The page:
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13.12: Proteins

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     Learning Objectives
    • Describe the four levels of protein structure.
    • Identify the types of attractive interactions that hold proteins in their most stable three-dimensional structure.
    • Explain what happens when proteins are denatured.
    • Identify how a protein can be denatured.

    Each of the thousands of naturally occurring proteins has its own characteristic amino acid composition and sequence that result in a unique three-dimensional shape. Since the 1950s, scientists have determined the amino acid sequences and three-dimensional conformation of numerous proteins and thus obtained important clues on how each protein performs its specific function in the body.

    Proteins are compounds of high molar mass consisting largely or entirely of chains of amino acids. Because of their great complexity, protein molecules cannot be classified on the basis of specific structural similarities, as carbohydrates and lipids are categorized. The two major structural classifications of proteins are based on far more general qualities: whether the protein is (1) fiberlike and insoluble or (2) globular and soluble. Some proteins, such as those that compose hair, skin, muscles, and connective tissue, are fiberlike. These fibrous proteins are insoluble in water and usually serve structural, connective, and protective functions. Examples of fibrous proteins are keratins, collagens, myosins, and elastins. Hair and the outer layer of skin are composed of keratin. Connective tissues contain collagen. Myosins are muscle proteins and are capable of contraction and extension. Elastins are found in ligaments and the elastic tissue of artery walls.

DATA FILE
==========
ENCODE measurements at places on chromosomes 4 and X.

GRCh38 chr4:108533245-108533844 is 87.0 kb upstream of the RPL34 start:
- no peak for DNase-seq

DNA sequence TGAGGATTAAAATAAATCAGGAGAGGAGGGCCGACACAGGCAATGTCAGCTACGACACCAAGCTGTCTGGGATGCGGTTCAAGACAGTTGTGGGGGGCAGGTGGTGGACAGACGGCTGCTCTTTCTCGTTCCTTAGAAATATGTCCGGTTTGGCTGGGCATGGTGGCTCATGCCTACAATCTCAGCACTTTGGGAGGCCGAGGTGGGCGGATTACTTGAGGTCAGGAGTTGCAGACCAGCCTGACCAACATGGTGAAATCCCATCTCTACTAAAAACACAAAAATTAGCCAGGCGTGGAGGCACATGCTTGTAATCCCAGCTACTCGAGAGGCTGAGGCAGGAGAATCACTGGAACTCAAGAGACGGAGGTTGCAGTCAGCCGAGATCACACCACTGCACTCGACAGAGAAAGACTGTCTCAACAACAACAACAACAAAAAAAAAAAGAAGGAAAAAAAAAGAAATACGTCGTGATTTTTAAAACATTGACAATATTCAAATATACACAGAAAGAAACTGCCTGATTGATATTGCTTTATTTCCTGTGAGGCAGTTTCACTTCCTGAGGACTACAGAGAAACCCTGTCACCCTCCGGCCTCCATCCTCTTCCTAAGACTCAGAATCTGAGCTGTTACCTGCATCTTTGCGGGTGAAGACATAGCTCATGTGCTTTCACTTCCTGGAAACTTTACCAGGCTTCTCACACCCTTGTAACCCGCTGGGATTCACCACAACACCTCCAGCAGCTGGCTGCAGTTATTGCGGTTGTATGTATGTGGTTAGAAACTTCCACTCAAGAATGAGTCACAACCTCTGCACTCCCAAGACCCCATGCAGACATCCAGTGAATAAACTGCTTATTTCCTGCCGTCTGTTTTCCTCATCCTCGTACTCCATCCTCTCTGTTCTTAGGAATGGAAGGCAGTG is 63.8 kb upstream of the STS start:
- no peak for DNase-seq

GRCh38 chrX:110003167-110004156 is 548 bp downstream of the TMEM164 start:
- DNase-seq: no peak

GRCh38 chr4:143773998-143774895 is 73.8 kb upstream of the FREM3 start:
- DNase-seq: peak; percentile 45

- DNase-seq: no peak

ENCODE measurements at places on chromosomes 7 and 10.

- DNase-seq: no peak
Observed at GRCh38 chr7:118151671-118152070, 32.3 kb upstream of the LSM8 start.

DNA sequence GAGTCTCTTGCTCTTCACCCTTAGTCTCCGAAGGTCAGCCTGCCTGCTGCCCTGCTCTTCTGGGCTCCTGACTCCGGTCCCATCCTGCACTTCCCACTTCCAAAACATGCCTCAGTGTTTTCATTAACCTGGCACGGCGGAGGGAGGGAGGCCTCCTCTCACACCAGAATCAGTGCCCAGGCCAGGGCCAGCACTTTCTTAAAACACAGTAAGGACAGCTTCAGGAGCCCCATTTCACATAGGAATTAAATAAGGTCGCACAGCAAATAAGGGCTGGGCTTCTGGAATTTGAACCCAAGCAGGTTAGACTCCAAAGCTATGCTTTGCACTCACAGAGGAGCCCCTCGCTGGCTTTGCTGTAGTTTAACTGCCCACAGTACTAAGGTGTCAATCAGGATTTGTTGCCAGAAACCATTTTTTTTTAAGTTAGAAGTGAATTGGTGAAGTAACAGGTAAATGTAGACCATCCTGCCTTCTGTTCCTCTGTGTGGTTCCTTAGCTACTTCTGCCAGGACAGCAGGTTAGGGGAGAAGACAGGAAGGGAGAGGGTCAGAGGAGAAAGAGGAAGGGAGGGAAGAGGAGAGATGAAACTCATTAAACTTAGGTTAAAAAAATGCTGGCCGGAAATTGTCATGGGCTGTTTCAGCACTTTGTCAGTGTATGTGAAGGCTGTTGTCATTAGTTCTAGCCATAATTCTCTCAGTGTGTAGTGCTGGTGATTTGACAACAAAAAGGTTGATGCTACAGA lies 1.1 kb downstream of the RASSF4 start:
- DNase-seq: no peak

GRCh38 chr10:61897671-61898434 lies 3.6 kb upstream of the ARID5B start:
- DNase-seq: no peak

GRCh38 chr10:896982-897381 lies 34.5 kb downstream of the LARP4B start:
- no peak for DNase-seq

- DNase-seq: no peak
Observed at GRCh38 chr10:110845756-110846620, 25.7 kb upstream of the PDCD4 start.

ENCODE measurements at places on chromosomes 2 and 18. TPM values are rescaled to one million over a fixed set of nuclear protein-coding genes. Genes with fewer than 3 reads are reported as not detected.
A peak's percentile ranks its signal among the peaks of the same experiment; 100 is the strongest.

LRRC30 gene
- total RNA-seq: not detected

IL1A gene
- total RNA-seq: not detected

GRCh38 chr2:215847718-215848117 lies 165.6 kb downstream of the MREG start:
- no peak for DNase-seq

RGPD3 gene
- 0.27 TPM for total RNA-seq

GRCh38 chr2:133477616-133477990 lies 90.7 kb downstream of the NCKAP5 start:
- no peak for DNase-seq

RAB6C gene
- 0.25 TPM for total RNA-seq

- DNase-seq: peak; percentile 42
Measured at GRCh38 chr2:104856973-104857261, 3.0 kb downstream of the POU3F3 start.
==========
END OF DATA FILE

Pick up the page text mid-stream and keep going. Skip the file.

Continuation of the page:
Globular proteins, the other major class, are soluble in aqueous media. In these proteins, the chains are folded so that the molecule as a whole is roughly spherical. Familiar examples include egg albumin from egg whites and serum albumin in blood. Serum albumin plays a major role in transporting fatty acids and maintaining a proper balance of osmotic pressures in the body. Hemoglobin and myoglobin, which are important for binding oxygen, are also globular proteins.

    Levels of Protein Structure

    The structure of proteins is generally described as having four organizational levels. The first of these is the primary structure, which is the number and sequence of amino acids in a protein’s polypeptide chain or chains, beginning with the free amino group and maintained by the peptide bonds connecting each amino acid to the next. The primary structure of insulin, composed of 51 amino acids, is shown in Figure \(\PageIndex{1}\).

    Chain A has 21 amino acids and Chain B has 30 amino acids. Figure \(\PageIndex{1}\): Primary Structure of Human Insulin. Human insulin, whose amino acid sequence is shown here, is a hormone that is required for the proper metabolism of glucose.